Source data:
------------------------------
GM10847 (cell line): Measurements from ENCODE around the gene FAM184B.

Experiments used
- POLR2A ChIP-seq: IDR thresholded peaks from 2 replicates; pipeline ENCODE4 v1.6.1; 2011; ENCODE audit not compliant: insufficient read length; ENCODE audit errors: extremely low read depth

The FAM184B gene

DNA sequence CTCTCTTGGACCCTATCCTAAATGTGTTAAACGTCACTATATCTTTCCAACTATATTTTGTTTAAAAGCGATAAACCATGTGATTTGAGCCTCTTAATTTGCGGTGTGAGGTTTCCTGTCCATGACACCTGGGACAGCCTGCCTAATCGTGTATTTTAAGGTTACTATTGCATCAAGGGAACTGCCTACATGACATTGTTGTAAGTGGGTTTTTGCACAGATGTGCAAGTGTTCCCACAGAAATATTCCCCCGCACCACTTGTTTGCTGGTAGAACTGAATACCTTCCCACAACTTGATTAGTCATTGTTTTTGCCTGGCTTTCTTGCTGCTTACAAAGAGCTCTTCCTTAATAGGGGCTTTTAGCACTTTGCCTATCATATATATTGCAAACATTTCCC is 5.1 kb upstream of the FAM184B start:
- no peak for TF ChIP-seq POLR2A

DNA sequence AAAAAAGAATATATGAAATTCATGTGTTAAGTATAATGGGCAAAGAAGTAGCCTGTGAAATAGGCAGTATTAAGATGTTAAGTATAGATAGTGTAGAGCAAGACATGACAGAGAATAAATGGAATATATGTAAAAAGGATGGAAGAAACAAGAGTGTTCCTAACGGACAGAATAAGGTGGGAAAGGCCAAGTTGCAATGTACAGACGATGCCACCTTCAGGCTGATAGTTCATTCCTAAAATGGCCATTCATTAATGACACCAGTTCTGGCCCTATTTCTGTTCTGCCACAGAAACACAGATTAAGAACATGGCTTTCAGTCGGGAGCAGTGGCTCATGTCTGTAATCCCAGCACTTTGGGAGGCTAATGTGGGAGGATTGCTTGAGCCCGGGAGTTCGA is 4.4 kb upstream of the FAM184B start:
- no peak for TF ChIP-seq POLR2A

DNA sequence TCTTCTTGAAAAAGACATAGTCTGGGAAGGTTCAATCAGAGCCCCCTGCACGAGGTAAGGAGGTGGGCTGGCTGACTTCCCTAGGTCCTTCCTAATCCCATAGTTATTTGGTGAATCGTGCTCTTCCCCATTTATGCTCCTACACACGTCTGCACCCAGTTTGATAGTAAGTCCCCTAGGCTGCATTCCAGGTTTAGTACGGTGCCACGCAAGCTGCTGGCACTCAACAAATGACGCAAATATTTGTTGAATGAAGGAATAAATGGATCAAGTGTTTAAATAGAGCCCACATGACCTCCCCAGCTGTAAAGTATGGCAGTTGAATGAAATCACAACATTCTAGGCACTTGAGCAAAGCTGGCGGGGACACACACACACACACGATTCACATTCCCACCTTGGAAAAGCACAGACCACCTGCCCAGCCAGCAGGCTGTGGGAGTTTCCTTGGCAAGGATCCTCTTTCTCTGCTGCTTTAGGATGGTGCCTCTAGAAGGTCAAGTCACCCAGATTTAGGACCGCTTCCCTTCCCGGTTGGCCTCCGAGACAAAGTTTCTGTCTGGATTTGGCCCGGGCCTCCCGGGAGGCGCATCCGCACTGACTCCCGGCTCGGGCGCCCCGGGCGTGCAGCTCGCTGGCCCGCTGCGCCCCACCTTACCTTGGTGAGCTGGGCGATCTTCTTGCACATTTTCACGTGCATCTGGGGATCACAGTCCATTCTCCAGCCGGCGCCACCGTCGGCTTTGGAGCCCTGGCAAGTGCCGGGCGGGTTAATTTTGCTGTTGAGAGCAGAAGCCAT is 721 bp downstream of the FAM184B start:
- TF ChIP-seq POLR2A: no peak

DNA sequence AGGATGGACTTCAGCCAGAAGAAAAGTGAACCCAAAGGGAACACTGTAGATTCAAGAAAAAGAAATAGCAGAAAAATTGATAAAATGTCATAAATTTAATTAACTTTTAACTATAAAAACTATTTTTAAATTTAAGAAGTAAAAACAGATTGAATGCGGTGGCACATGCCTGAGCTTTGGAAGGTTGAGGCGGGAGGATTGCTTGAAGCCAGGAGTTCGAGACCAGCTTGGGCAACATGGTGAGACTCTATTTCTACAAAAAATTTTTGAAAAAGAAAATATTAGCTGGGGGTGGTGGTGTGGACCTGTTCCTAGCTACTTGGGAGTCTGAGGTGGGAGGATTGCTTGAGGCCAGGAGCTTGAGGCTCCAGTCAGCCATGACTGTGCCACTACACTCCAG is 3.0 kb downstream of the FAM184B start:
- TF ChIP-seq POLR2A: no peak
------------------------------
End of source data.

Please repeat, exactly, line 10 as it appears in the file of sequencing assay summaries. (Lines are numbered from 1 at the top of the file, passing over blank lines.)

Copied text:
- TF ChIP-seq POLR2A: no peak